A pilot test of the program detected cyberbullying with 70 percent accuracy, according to CU Boulder Today.
Nevertheless, there’s concern that artificial intelligence is not adequate to discern the intricacies of interpersonal communication. Justin Patchin, who teaches criminal justice at the University of Wisconsin at Eau Claire and is a co-founder and co-director of the Cyberbulling Research Center, sees programs such as BullyAlert as addressing just the tip of the iceberg.
“I’m skeptical, but hopeful. I think (artificial intelligence) has come a long way, but we still have a ways to go,” Patchin said. “Unless an effective response is taken, identifying incidents is only part of the equation.
“The thing about cyberbullying is that it’s contextualized. Machines can’t figure out the nature of yours and my relationship, because it doesn’t know the context. I’m more optimistic about the capabilities of machine learning, but we’re not there yet.”
Matt Farber, an assistant professor at the University of Northern Colorado who focuses on technology and education, said technologies such as BullyAlert may be useful, but they should not be considered in isolation.
“It’s hard to tell if two kids are joking around with each other,” Farber said. “Typing something and putting an emoji after it — maybe you’re kidding, maybe you’re not — that is a tough thing. I think we need to practice good social and emotional learning along with digital citizenship. When we have a blended experience that combines digital experience and human mediation, along with programs like the one out of CU-Boulder, they can complement one another.”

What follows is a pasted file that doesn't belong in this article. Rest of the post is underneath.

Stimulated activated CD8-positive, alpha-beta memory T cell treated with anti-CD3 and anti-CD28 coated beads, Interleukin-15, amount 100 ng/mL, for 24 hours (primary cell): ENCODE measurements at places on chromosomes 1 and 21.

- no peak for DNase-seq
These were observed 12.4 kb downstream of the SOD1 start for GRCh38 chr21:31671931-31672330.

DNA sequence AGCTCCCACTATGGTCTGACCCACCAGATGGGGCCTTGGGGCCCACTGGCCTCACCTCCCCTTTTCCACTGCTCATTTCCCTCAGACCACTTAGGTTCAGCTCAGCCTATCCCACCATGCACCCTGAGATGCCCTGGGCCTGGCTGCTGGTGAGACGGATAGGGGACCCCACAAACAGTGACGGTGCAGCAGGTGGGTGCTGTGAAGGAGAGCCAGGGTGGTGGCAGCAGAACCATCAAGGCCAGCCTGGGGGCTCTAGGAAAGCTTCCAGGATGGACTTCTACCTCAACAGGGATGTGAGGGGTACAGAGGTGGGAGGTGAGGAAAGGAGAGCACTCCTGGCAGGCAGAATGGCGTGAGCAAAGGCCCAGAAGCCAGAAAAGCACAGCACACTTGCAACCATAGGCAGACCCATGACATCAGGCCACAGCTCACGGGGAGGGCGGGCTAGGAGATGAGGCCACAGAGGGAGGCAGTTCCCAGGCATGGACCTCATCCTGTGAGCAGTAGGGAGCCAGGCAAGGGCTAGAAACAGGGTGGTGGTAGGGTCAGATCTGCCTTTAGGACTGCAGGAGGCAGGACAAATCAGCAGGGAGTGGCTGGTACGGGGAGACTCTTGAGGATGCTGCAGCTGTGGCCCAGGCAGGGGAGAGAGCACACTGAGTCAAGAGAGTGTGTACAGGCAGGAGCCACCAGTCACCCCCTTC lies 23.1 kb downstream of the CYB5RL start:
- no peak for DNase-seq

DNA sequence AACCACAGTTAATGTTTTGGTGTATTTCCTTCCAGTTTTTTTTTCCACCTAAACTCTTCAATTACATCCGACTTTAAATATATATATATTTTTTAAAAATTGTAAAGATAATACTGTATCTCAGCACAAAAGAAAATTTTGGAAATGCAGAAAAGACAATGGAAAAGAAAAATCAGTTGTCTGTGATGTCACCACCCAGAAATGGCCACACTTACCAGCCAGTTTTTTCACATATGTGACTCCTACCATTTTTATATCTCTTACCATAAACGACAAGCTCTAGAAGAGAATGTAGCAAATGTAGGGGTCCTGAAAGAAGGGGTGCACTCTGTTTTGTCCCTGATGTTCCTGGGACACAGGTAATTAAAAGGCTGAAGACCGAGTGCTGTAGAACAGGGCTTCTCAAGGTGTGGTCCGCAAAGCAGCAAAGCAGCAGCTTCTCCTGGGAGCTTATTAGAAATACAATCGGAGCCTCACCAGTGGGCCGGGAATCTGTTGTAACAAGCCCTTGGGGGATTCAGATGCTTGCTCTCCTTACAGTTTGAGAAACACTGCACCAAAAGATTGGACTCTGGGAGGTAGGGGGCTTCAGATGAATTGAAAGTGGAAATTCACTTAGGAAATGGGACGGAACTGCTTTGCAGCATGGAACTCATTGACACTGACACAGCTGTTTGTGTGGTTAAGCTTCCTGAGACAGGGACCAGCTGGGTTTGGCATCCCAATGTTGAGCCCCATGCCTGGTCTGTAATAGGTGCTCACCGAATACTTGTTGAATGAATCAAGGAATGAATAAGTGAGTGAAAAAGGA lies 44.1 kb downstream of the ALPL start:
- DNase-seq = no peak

The CU program comes at a time when cyberbullying is increasingly cited as a factor in teen suicide. The Centers for Disease Control and Prevention reports that the overall suicide rate between 2007 and 2015 increased 31 percent for males age 15-19 and doubled for females of the same age. Colorado saw suicides of teens ages 10-18 rise from 50 in 2014 to 68 in 2016.
In September, Littleton had two social media-related suicides sparking the school “Offline October” challenge at Heritage High School that spread to include 1,600 people at 200 schools in seven countries. Similar incidents also occurred in Aurora and Thornton the same year.
As a prototype, the BullyAlert isn’t yet used by any school districts in the state. However, schools are using other technology in an effort to prevent bullying.
Jefferson County Public Schools uses Safe2Tell Colorado, a system that allows students, parents, and teachers to anonymously report information about any issues that may concern their safety or the safety of others, including cyberbullying.
“We’re always working to keep our kids safe. Anything that helps is always worth investigating,” said Diana Wilson, communications officer for the school district.
Safe2Tell users can use the Apple or Android app to upload photos or social media posts to help schools and local law enforcement conduct an investigation. They can report incidents online or by calling 1-877-542-7233 to speak with a Colorado State Patrol dispatcher.